Youth Economics

Let’s Start Talking Money

Money Talk

Hello everyone, and welcome to the very first financial topic on the Cairo Contra Spectrum! Aside from diving into the fiction world and bringing you stories of myth and magic, I’ll be your resident financial expert (since it’s my job in the real world), bringing you the latest in the economic and business world. I’ll be tackling various issues ranging from how to monitor one’s budget on a monthly basis to what the economic situation is really all about in Egypt.

Don’t worry, all those big words you see on the news that financial experts use (like: assets, liabilities, stakes, CODs, etc.) will be simplified as much as possible to help bring you closer to the world of finance and economics, and help you understand what the hell is going on around us.   

           

Smart Budgeting = More Money

 

Today’s piece is going to be a real treat!

Saving money – the bane of every youngster’s existence! Imagine this: you walk by a shop (for me: bookstores), and you find something that appeals to your taste. You decide to check your bank account: “5.50 EGP available in balance”. You go home wishing you were a drug dealer while watching Narcos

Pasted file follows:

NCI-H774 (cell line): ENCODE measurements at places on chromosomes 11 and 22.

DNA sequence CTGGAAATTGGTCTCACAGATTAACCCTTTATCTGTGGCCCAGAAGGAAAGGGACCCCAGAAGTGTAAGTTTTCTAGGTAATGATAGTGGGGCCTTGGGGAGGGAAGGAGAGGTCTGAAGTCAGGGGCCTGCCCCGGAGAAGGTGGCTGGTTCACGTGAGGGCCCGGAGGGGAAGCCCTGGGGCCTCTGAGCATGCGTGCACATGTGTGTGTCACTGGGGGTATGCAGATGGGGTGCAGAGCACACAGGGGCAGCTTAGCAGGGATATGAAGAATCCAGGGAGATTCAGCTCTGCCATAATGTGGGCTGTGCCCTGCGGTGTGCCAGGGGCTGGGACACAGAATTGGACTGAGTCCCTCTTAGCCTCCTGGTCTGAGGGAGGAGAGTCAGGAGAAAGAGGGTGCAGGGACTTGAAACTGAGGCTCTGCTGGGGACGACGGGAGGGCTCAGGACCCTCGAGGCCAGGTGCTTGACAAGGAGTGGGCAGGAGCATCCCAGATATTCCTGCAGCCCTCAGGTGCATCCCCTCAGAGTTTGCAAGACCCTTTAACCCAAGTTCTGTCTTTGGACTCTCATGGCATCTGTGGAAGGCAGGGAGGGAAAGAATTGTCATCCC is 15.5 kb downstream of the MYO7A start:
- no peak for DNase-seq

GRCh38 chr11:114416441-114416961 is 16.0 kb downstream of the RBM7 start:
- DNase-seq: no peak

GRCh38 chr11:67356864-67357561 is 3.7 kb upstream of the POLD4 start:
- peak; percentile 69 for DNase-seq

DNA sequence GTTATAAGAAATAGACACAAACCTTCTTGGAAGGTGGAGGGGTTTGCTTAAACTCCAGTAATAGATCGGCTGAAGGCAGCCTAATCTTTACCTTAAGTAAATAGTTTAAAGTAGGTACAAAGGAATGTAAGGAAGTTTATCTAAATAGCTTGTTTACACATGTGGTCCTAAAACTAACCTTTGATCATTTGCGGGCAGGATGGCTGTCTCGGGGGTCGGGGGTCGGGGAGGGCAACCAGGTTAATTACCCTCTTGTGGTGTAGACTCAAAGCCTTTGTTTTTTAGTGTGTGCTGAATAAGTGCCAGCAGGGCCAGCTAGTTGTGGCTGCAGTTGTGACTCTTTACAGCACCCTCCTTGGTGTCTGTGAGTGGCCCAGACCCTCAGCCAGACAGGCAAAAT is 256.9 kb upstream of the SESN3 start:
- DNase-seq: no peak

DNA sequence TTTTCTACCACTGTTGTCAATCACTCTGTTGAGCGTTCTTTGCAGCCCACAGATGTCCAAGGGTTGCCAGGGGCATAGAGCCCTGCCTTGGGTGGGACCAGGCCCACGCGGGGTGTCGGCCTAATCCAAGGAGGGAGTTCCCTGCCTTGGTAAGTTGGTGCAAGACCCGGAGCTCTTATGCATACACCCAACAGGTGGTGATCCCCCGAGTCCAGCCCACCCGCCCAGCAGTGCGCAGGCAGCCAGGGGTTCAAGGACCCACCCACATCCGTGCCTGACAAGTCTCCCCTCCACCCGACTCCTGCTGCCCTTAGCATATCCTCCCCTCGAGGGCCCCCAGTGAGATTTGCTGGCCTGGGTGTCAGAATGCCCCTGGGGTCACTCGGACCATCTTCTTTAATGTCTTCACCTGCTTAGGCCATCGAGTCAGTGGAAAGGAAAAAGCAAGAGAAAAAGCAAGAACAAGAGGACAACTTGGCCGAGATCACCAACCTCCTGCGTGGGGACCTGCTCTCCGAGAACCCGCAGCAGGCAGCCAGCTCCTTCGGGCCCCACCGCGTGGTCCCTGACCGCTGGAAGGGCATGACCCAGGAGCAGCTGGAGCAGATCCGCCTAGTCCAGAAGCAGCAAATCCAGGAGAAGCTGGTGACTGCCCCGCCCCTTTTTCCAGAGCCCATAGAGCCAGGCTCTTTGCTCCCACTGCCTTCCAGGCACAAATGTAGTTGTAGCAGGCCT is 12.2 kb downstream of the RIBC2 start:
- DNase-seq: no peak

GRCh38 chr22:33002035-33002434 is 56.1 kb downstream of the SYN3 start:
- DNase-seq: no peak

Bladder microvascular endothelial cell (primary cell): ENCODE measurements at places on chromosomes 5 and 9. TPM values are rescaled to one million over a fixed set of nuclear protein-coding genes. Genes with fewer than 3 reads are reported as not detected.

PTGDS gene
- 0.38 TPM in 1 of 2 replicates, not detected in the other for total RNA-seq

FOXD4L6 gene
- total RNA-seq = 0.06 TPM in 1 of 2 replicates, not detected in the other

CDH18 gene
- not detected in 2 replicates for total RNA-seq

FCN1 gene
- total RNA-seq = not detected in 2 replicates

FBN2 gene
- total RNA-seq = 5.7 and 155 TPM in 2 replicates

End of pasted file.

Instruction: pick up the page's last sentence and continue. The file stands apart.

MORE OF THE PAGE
We all go through this – whether students or working young adults. Every once in a while we want to indulge ourselves with something we really want, but end up realizing we don’t have the money for it. We tend to blame it on high prices, which partly are to blame, but the other part is that: we don’t save money. Once we receive our money at the start of the month or when our parents give it to us (in the case of students who don’t work), we tend to go into this euphoria-like state where we’re so happy about having money, we tend to spend almost all of it without saving a piaster! When the time comes and we need the cash, whether for an emergency or self-indulgence, we find our bank accounts as dry as the desert.

We need to change this mentality. The old saying is true “white piaster can save you on a black day” and here’s how we can save up money in a few easy steps:

1. Less eating out, more money in

You don’t have to go out every weekend with your gang of friends and eat out. You can plan your month ahead. You have 4 weeks every month; 2 of which, you can have fun with your friends. The other two weeks of the month, you can either chill at home or go out AFTER you’ve eaten at home. That way, you would have saved up money and stayed healthy for crying out loud!

Money DOES grow on trees if you know how to plant it!

2. 30% = 100%

This is an equation I go by in my monthly budget preparation. Saving up 30% of my income guarantees 100% of my money. For those who earn a steady monthly income (or even a temporary boost in finances for students), you need to determine a certain percentage of your income to save. The standard common practice is to save up to 30% of your income. That way, when the time comes and you need to cash in, you’ll find 100% of the money needed for an emergency or buying that top you always wanted.

3. Keep an eye out on your wallet